The cohesin complex connects sister chromatids until the metaphase-to-anaphase transition. But Shimada and Gasser depleted one of the ORC components from yeast cells and found evidence that it helps out. When production of one ORC component was switched off after replication was complete, the cells stalled in the G2 or M phase. The spindle checkpoint was activated, indicating that chromatid cohesion had gone awry. When the researchers tracked sister chromatid adhesion in cells lacking ORC, they found that the strands were prematurely separating at all three positions they checked. Reinstating the ORC component spurred the chromatids to reunite.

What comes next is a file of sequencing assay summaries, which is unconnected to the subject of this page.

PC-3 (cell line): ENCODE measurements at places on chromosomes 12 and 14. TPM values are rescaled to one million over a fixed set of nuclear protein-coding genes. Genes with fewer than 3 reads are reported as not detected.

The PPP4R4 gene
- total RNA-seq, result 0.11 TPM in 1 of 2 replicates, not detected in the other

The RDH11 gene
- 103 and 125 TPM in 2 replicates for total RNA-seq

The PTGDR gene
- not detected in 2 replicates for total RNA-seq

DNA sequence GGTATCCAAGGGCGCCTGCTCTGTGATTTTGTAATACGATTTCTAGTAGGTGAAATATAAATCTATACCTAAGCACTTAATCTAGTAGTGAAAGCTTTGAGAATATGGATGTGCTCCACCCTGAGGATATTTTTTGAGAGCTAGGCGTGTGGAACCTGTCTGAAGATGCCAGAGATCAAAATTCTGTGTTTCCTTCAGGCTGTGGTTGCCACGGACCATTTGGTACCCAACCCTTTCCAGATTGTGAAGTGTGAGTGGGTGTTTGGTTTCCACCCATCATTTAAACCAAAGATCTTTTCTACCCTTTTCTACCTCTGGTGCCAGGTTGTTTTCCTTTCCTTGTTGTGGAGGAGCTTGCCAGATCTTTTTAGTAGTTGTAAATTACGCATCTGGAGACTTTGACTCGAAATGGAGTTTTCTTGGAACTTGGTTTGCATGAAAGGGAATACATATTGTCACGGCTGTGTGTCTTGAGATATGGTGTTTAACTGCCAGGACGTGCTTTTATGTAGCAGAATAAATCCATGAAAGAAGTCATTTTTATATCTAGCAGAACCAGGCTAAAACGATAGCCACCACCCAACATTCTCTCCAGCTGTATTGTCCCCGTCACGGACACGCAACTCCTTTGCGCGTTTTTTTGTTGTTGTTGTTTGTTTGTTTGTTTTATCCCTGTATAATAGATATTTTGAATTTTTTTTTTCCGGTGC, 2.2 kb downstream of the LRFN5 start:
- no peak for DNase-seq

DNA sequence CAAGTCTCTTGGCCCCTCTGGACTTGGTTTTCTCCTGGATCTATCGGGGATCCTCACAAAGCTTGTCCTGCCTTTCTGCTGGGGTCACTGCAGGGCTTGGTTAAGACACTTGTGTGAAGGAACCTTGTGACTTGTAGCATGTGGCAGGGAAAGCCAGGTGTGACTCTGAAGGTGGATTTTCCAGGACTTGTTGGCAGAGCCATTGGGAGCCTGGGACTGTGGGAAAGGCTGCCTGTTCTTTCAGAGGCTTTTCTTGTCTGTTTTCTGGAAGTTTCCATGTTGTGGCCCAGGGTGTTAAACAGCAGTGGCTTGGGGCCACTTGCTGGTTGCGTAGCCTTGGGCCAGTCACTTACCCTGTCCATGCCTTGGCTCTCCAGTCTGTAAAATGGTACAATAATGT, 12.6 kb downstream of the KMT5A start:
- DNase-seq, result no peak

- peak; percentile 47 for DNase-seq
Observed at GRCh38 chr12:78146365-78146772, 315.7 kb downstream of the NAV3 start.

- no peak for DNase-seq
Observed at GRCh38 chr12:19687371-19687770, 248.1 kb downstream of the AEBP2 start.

Shimada and Gasser also determined that inserting extra copies of an ARS, an ORC-binding locus, into one yeast chromosome could restore normal sister attachment, even in cells lacking functional cohesin. The researchers conclude that, although ORC can't substitute for cohesin, the two complexes operate independently to strap sister chromatids together. Why cells need two methods to secure sister chromatids is a mystery, says Gasser. But, she adds, ORC's sister act may be a side effect of another of its suspected functions: linking heterochromatin domains.